Representatives of a groundbreaking community health information demonstration project based in Rome, Ga., traveled to Washington, D.C. on September 12th to pledge their commitment to a national effort aimed at better engaging consumers in health care through the use of health information technology.
The goal for the project, which is being managed by Georgia Tech health care specialists, is to improve patient health and outcomes. The Rome consumer-mediated health information exchange (CMHIE) project aims to put personal health information into the hands of patients — beginning with those who have cancer — so they can better manage their own health.
Representing the project at the Washington ceremony were Angie McWhorter, chief information officer of the Harbin Clinic in Rome, and Alan Wills, associate director of health at Georgia Tech’s Enterprise Innovation Institute. The group was among 39 organizations participating in the Consumer Health IT Summit, which was sponsored by the Office of the National Coordinator for Health Information Technology (ONC), which is part of the U.S. Department of Health and Human Services.
The Rome project will add modern communications technology to the relationship among patients, doctors and hospitals. It will provide the tools to give patients access to their health information and enable secure two-way communication between providers and patients for outcomes reporting, subsequent treatment and other information. The new CMHIE will allow individual health data to be sent to a patient’s personal health record (PHR), and patients will also be able to decide who will have access to their information.
The ONC has provided approximately $1.7 million in funding for the Rome demonstration project, which involves Floyd Medical Center, Harbin Clinic and Redmond Regional Medical Center. The project is being administered through the Georgia Department of Community Health.
“Cancer is a complex disease that involves care from multiple providers,” explained Wills. “We believe that putting the patient into the equation is extremely beneficial to addressing the challenge of coordinating cancer care.”
The first component of the Rome initiative will focus on breast cancer patients. Services for patients with other types of cancer will become available later, and the system could ultimately be made available more broadly to help all persons in the Rome community manage their health.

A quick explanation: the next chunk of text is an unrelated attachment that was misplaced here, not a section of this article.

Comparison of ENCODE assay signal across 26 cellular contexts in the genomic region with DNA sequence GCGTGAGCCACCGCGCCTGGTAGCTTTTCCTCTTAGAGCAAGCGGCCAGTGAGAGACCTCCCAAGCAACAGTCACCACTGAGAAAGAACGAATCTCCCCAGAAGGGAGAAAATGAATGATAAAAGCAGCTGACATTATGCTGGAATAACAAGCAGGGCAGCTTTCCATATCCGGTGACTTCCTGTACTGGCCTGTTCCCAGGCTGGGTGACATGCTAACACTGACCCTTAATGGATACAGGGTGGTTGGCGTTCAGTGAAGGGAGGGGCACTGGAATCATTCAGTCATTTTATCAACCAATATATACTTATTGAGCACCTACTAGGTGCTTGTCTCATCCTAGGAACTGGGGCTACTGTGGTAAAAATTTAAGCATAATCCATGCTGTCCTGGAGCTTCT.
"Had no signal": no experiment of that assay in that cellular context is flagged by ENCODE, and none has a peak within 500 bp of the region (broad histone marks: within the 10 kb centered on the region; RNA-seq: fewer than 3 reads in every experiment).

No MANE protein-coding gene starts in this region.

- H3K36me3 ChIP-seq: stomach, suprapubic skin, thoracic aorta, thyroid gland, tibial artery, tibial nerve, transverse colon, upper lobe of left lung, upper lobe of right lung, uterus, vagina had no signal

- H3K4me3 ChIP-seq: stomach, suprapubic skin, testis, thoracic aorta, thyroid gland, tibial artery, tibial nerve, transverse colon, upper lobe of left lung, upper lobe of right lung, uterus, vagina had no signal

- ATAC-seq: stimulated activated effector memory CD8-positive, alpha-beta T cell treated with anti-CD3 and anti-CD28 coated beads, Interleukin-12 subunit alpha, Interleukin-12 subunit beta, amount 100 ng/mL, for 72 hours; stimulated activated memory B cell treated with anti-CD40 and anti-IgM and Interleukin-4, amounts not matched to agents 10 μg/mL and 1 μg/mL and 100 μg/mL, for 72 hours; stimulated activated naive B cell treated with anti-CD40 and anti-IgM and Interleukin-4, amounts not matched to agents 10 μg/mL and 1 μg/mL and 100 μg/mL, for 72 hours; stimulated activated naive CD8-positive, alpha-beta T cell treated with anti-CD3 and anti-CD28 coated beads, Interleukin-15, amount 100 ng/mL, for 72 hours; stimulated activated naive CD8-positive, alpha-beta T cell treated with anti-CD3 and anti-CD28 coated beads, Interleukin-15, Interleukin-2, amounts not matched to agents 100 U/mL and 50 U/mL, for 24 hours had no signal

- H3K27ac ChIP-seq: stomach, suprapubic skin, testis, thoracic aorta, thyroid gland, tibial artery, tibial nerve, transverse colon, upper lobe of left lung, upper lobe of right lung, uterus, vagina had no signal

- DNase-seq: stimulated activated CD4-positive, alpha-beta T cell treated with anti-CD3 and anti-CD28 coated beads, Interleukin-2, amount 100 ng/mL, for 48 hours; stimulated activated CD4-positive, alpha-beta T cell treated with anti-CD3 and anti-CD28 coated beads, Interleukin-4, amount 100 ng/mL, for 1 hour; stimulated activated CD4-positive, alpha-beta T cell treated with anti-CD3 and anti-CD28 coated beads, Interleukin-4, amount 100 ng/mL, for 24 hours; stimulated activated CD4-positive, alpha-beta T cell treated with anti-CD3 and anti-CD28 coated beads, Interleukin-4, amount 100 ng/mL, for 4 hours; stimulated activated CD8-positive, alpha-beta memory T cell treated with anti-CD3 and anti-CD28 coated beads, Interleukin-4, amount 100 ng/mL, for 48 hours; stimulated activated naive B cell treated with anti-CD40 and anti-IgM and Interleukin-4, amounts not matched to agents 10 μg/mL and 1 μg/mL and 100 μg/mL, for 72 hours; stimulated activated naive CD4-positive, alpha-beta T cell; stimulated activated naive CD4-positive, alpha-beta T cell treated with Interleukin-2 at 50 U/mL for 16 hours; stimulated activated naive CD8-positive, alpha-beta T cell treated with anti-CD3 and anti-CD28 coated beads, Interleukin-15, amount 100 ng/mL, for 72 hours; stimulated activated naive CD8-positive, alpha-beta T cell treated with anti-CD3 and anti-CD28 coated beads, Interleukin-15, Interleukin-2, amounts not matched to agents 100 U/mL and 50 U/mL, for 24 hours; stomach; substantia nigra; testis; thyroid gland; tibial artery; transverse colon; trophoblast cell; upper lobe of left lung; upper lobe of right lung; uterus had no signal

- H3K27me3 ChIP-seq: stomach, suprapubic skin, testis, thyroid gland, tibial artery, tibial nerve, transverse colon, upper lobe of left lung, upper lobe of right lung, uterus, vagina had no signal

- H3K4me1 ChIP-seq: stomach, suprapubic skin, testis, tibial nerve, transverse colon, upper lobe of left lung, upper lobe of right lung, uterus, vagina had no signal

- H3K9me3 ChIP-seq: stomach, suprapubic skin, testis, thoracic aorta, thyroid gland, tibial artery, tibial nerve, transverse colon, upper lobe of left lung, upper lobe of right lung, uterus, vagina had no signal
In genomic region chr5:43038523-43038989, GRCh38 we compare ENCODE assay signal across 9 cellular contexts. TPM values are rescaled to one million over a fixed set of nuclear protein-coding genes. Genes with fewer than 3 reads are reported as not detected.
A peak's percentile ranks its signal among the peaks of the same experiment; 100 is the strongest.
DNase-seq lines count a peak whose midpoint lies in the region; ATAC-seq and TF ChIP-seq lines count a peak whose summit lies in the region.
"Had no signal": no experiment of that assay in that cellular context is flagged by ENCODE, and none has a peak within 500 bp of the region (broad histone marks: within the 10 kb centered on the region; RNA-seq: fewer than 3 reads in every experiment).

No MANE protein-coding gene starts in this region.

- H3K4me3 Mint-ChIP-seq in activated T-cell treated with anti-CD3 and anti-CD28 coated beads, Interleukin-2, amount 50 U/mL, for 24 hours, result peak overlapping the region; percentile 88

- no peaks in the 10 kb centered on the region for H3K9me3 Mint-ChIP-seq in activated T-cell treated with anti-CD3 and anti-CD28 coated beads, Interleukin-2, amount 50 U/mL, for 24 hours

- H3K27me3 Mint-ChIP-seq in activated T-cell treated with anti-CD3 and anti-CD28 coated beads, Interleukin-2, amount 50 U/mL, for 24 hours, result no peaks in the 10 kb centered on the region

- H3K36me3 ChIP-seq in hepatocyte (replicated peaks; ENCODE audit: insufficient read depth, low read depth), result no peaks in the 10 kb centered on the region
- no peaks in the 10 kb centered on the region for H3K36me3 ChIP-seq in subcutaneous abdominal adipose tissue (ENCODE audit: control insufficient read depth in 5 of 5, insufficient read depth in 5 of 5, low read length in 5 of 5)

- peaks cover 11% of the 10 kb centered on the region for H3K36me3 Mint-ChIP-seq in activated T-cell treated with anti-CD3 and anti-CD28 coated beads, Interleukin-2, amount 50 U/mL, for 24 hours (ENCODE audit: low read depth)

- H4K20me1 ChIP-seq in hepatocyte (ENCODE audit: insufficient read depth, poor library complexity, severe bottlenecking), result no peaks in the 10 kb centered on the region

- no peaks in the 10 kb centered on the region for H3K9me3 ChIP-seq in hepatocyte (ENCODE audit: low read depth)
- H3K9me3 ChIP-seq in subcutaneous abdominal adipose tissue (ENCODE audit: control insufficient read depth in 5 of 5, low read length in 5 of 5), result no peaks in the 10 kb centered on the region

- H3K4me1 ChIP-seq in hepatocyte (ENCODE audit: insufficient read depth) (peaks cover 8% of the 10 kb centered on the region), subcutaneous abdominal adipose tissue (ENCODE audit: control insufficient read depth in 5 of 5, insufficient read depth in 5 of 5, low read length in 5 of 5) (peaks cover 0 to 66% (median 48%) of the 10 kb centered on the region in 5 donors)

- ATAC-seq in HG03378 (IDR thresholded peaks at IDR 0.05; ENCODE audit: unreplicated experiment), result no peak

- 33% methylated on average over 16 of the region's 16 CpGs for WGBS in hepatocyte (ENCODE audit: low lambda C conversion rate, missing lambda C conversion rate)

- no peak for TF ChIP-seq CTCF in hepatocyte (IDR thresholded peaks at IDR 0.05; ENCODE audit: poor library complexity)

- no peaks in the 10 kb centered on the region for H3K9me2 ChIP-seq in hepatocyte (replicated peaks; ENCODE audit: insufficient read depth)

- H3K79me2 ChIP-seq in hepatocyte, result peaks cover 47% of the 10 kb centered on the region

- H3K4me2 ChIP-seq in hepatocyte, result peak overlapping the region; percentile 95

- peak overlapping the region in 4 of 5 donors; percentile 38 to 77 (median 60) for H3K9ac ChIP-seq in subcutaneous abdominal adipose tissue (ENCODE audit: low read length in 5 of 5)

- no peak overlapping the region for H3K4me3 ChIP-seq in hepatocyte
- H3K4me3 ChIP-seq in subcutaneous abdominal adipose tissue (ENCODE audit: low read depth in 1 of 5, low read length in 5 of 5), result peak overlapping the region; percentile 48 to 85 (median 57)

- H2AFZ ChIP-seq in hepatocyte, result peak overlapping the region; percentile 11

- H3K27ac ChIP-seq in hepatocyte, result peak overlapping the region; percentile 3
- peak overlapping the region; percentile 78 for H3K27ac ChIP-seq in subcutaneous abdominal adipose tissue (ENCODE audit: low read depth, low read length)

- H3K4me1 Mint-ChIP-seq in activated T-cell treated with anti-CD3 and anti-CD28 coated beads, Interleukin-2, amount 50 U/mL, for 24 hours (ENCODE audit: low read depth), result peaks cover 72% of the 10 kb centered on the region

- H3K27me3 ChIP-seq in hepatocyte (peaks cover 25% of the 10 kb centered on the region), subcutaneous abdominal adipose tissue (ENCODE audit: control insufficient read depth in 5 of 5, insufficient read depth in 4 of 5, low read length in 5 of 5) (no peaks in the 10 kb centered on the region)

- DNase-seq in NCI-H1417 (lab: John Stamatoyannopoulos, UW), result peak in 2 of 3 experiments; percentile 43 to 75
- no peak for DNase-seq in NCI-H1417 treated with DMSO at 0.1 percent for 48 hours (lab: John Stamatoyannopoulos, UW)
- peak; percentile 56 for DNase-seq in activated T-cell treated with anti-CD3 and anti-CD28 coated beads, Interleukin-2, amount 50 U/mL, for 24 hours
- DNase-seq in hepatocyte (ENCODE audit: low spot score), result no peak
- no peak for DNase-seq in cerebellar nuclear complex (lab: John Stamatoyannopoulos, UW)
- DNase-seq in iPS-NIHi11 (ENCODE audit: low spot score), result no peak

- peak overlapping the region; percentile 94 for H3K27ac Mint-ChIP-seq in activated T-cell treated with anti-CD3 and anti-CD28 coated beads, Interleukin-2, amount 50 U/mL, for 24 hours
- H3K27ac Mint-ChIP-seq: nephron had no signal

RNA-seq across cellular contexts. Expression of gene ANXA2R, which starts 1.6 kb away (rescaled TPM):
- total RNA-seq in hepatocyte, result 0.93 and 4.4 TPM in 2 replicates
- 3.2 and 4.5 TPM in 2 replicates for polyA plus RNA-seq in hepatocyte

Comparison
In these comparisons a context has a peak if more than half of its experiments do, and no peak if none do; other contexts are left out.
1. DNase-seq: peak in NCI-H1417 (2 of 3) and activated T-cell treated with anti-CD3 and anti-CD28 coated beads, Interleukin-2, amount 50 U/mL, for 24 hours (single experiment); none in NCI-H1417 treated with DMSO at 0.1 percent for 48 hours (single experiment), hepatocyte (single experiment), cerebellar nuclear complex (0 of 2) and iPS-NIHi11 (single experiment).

“The better informed that patients are about their health and the more involved they are in their care, the better the outcomes generally are,” McWhorter said. “Our goals are to help patients have better access to their personal health information and to enhance communication with health care providers by building on the technology already established in our community.”
Organizations providing health care to Rome patients who have cancer are working together to implement the new project, which could show other communities around the country how to improve community health while delivering services more effectively.
“Floyd Medical Center, Harbin Clinic and Redmond Regional Medical Center have been collaborating on information technology initiatives for many years now for the benefit of our patients in an indirect way,” noted Brian Barnette, chief information officer of Floyd Medical Center. “The three entities collaborating on extending access to personal health information directly to the patient is a natural evolution of our efforts. The healthcare industry is going through a major technological shift right now, but we can’t lose sight of the real goal. Our three organizations compete on many levels, but we all have the same goal in mind – to improve the health and care of our patients.”
By facilitating the use of technology, organizers of the project expect it to give patients a better overall experience.
“The challenge grant is just another avenue that the health care community in the Rome area has taken to improve patient care,” said Brad Treglown, director of Information technology and services at HCA Healthcare, which operates Redmond Regional Medical Center. “By facilitating the use of technology, the grant allows patients to be involved at every level of their care. It will help to improve patient outcomes as well as the entire health care experience.”
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